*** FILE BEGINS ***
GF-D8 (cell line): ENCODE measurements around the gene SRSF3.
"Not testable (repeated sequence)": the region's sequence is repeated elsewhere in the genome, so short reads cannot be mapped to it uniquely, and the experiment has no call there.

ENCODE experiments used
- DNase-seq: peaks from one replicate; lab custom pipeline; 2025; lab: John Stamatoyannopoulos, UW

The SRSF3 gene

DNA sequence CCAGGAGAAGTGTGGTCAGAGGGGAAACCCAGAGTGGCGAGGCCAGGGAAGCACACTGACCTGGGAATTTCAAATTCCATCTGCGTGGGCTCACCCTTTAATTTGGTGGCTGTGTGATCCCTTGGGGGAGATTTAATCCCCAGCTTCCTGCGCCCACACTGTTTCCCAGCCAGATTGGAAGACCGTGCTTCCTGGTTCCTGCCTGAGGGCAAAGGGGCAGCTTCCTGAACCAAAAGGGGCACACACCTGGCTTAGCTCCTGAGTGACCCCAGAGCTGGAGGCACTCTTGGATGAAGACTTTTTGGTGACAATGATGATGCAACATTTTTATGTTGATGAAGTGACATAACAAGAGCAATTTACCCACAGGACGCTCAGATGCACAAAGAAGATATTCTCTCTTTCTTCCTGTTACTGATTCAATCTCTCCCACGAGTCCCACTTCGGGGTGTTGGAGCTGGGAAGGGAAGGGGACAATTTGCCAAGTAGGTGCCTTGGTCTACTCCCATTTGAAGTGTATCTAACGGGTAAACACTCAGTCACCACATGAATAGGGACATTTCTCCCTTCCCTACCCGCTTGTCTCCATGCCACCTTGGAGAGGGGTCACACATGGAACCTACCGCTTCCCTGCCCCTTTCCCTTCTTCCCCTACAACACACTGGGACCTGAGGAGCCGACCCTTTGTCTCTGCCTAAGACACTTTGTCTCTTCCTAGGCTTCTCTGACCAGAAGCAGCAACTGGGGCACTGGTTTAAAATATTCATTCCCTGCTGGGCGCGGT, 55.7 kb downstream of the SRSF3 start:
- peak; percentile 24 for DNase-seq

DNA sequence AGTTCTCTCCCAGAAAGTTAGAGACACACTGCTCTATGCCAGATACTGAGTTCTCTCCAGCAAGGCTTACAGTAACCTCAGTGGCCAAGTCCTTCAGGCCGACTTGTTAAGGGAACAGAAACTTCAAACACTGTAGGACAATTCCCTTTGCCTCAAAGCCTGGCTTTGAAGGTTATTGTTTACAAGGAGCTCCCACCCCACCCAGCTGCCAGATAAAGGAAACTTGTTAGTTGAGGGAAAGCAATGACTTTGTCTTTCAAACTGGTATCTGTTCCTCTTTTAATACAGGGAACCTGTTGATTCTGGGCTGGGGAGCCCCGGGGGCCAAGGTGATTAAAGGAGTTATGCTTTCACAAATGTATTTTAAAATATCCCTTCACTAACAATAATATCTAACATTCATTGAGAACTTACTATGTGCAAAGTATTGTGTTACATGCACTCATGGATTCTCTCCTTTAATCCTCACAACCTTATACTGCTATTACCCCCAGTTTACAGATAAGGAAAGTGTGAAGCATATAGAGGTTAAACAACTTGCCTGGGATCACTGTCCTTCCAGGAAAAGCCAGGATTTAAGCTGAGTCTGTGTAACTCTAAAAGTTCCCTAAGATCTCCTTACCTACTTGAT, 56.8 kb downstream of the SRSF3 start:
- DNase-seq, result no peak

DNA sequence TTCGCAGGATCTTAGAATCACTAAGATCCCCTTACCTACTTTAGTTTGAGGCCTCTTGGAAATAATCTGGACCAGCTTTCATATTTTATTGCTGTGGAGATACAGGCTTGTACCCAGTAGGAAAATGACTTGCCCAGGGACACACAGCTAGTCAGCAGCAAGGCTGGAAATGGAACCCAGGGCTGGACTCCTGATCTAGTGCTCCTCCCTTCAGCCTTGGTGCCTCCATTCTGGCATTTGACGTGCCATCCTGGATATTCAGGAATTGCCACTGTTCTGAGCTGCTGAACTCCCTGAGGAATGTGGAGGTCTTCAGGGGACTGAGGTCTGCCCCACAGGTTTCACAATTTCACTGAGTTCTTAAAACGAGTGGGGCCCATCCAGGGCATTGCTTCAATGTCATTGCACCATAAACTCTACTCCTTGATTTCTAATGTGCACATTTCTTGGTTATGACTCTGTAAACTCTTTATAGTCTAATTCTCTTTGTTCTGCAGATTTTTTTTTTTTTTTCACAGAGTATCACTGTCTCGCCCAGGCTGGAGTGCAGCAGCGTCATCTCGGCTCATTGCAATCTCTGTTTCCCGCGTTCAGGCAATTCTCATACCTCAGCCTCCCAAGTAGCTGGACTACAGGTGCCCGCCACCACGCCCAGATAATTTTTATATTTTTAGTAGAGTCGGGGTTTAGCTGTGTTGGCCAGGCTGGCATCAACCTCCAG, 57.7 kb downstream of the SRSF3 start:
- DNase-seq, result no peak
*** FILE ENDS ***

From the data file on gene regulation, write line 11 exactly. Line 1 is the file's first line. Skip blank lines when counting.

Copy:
- DNase-seq, result no peak